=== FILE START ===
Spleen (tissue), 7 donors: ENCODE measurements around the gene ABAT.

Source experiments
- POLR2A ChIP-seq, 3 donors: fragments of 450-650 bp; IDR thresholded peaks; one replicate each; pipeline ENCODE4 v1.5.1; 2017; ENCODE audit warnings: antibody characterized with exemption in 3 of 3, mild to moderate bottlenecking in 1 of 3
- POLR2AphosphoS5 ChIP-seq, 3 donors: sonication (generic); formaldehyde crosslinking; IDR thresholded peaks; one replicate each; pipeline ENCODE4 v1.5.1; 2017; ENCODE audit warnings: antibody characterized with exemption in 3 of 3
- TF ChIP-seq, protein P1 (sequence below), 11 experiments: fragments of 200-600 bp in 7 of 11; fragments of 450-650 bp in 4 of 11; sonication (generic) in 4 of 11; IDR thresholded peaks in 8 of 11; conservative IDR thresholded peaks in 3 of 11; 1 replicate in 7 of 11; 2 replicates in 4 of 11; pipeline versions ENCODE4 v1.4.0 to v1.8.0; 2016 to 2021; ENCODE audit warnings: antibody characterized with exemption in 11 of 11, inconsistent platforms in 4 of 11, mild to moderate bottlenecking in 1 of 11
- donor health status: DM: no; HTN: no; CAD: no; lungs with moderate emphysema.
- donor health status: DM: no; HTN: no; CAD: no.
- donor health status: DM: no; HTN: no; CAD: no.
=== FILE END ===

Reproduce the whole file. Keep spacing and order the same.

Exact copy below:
Spleen (tissue), 7 donors: ENCODE measurements around the gene ABAT.

Source experiments
- POLR2A ChIP-seq, 3 donors: fragments of 450-650 bp; IDR thresholded peaks; one replicate each; pipeline ENCODE4 v1.5.1; 2017; ENCODE audit warnings: antibody characterized with exemption in 3 of 3, mild to moderate bottlenecking in 1 of 3
- POLR2AphosphoS5 ChIP-seq, 3 donors: sonication (generic); formaldehyde crosslinking; IDR thresholded peaks; one replicate each; pipeline ENCODE4 v1.5.1; 2017; ENCODE audit warnings: antibody characterized with exemption in 3 of 3
- TF ChIP-seq, protein P1 (sequence below), 11 experiments: fragments of 200-600 bp in 7 of 11; fragments of 450-650 bp in 4 of 11; sonication (generic) in 4 of 11; IDR thresholded peaks in 8 of 11; conservative IDR thresholded peaks in 3 of 11; 1 replicate in 7 of 11; 2 replicates in 4 of 11; pipeline versions ENCODE4 v1.4.0 to v1.8.0; 2016 to 2021; ENCODE audit warnings: antibody characterized with exemption in 11 of 11, inconsistent platforms in 4 of 11, mild to moderate bottlenecking in 1 of 11
- donor health status: DM: no; HTN: no; CAD: no; lungs with moderate emphysema.
- donor health status: DM: no; HTN: no; CAD: no.
- donor health status: DM: no; HTN: no; CAD: no.